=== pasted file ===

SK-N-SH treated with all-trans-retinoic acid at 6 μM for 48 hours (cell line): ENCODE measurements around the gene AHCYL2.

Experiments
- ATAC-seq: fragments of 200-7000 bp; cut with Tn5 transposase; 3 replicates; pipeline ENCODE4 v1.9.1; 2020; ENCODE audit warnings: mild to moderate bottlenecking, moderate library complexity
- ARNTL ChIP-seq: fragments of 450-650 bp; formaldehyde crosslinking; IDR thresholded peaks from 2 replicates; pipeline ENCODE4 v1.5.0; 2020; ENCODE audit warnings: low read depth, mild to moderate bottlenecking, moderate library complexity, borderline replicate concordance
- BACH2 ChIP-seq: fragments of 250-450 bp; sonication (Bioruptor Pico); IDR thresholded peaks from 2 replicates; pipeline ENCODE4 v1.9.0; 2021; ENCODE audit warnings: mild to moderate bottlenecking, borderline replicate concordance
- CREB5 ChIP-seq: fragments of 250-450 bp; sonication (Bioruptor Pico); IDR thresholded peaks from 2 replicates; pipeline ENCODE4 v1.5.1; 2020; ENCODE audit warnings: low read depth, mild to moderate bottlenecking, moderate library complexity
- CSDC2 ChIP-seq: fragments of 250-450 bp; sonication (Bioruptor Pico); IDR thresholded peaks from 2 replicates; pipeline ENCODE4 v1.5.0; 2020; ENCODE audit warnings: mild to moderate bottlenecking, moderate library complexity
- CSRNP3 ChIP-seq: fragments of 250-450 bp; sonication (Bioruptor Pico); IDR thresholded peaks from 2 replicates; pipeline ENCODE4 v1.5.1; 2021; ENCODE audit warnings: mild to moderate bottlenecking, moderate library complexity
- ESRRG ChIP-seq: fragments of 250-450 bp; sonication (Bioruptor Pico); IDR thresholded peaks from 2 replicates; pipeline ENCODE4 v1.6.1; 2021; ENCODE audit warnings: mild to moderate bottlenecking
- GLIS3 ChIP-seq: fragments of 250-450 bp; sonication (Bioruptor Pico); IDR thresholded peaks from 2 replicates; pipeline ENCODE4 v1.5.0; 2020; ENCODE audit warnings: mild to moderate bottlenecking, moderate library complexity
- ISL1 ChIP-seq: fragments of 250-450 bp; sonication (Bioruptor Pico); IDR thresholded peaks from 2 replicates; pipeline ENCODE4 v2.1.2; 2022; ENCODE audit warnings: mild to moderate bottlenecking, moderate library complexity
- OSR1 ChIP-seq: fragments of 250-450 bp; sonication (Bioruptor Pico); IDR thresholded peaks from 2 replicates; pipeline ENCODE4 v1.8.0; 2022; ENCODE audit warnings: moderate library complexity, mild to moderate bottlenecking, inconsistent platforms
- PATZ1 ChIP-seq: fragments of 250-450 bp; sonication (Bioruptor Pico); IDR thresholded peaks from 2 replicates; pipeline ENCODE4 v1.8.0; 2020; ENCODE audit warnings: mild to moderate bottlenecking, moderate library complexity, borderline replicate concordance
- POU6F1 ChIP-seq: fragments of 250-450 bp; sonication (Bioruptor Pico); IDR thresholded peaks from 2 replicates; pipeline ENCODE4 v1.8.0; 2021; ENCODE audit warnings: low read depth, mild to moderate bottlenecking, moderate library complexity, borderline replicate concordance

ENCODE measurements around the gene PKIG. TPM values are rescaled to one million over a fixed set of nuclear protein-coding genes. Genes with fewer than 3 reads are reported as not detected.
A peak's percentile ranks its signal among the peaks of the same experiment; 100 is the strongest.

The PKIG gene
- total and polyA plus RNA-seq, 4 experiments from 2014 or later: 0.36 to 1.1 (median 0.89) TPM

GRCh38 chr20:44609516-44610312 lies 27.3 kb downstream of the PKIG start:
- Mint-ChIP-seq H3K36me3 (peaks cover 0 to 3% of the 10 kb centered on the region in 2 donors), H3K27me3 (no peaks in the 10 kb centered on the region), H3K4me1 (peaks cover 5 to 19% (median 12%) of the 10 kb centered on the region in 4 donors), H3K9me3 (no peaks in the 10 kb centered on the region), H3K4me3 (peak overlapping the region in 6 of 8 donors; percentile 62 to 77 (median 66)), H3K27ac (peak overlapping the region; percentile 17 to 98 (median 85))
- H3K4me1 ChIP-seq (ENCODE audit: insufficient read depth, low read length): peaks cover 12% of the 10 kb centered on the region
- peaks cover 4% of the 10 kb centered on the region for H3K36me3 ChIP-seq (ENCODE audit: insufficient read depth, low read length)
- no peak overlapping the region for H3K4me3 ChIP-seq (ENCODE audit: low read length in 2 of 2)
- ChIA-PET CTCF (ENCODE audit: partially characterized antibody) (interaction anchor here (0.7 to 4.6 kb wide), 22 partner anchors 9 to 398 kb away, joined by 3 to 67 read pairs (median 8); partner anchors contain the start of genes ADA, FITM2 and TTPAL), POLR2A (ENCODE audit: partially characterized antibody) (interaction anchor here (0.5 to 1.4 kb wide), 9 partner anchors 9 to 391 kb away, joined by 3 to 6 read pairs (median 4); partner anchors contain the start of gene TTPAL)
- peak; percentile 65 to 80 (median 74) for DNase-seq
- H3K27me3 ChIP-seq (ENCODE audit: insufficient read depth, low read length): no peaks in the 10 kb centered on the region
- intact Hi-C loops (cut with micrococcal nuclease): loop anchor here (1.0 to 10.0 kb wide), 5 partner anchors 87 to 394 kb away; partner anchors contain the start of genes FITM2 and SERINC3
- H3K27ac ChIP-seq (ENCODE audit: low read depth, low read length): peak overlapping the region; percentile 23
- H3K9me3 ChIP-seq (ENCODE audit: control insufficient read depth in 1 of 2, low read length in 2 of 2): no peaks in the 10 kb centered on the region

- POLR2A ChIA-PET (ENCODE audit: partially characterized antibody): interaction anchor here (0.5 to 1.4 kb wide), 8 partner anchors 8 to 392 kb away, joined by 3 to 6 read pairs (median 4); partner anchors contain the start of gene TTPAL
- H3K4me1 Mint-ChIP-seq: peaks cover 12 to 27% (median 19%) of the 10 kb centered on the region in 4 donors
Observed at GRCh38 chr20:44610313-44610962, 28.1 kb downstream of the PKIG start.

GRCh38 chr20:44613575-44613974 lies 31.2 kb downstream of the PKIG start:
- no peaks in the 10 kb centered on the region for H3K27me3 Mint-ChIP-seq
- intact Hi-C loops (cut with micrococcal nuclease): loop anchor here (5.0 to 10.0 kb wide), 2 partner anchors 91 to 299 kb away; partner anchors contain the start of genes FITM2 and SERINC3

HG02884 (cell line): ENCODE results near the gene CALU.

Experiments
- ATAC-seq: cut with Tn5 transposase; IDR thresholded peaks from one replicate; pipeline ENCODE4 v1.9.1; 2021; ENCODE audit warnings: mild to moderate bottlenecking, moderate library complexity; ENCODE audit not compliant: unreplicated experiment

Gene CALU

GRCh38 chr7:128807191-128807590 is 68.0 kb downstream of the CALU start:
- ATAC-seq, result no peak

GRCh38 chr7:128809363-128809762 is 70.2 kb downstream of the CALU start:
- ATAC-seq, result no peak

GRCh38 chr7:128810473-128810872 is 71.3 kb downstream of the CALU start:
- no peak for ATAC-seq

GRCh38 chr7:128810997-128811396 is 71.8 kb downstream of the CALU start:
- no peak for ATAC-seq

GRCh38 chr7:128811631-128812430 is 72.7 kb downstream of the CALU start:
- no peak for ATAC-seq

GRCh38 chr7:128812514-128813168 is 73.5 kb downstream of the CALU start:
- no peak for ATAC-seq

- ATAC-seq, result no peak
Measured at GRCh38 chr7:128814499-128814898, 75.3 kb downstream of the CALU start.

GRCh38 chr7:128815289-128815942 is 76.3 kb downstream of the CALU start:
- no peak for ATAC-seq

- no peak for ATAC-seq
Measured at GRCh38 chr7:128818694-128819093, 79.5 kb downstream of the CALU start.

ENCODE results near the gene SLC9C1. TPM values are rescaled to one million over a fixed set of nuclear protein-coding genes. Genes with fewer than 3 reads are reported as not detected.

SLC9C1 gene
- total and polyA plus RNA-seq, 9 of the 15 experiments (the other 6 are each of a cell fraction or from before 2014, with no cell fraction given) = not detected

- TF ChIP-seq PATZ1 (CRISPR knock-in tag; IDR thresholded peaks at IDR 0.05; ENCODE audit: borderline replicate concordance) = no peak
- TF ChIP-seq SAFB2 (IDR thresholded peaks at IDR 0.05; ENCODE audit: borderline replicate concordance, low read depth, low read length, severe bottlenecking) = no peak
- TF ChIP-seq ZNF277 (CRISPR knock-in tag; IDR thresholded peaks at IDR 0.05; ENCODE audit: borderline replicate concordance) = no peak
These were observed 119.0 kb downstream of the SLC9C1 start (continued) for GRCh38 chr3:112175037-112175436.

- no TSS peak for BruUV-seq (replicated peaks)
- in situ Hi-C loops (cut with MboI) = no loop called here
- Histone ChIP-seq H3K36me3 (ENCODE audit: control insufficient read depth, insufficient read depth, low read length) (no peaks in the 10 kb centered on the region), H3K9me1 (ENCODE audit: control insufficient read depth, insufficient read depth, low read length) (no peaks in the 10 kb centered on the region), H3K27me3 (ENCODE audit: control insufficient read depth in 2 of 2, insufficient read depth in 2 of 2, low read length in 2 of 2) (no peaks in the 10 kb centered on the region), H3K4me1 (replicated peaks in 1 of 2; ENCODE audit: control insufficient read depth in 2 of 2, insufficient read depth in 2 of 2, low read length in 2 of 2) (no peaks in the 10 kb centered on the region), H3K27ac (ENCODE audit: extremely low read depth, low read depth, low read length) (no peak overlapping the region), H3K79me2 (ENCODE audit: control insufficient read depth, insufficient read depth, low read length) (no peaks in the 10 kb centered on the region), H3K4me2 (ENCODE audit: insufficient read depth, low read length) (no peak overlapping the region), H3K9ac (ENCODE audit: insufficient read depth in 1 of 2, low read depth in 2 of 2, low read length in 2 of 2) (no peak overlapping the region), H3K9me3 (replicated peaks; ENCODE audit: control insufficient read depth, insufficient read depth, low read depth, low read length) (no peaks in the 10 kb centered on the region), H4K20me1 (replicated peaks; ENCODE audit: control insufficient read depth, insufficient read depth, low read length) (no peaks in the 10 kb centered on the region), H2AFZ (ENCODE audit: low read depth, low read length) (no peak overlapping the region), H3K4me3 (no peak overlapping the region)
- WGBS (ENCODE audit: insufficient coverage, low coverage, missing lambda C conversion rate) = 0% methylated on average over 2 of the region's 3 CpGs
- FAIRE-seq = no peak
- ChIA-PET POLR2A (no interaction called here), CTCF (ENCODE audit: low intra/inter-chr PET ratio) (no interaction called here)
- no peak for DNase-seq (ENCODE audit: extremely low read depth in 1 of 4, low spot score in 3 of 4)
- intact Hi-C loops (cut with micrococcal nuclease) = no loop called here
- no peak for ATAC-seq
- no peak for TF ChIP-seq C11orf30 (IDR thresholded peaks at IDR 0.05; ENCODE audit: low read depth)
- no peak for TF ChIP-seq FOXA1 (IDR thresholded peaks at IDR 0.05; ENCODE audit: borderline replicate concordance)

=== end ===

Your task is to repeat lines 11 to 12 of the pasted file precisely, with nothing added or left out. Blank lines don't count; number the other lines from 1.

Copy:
- ISL1 ChIP-seq: fragments of 250-450 bp; sonication (Bioruptor Pico); IDR thresholded peaks from 2 replicates; pipeline ENCODE4 v2.1.2; 2022; ENCODE audit warnings: mild to moderate bottlenecking, moderate library complexity
- OSR1 ChIP-seq: fragments of 250-450 bp; sonication (Bioruptor Pico); IDR thresholded peaks from 2 replicates; pipeline ENCODE4 v1.8.0; 2022; ENCODE audit warnings: moderate library complexity, mild to moderate bottlenecking, inconsistent platforms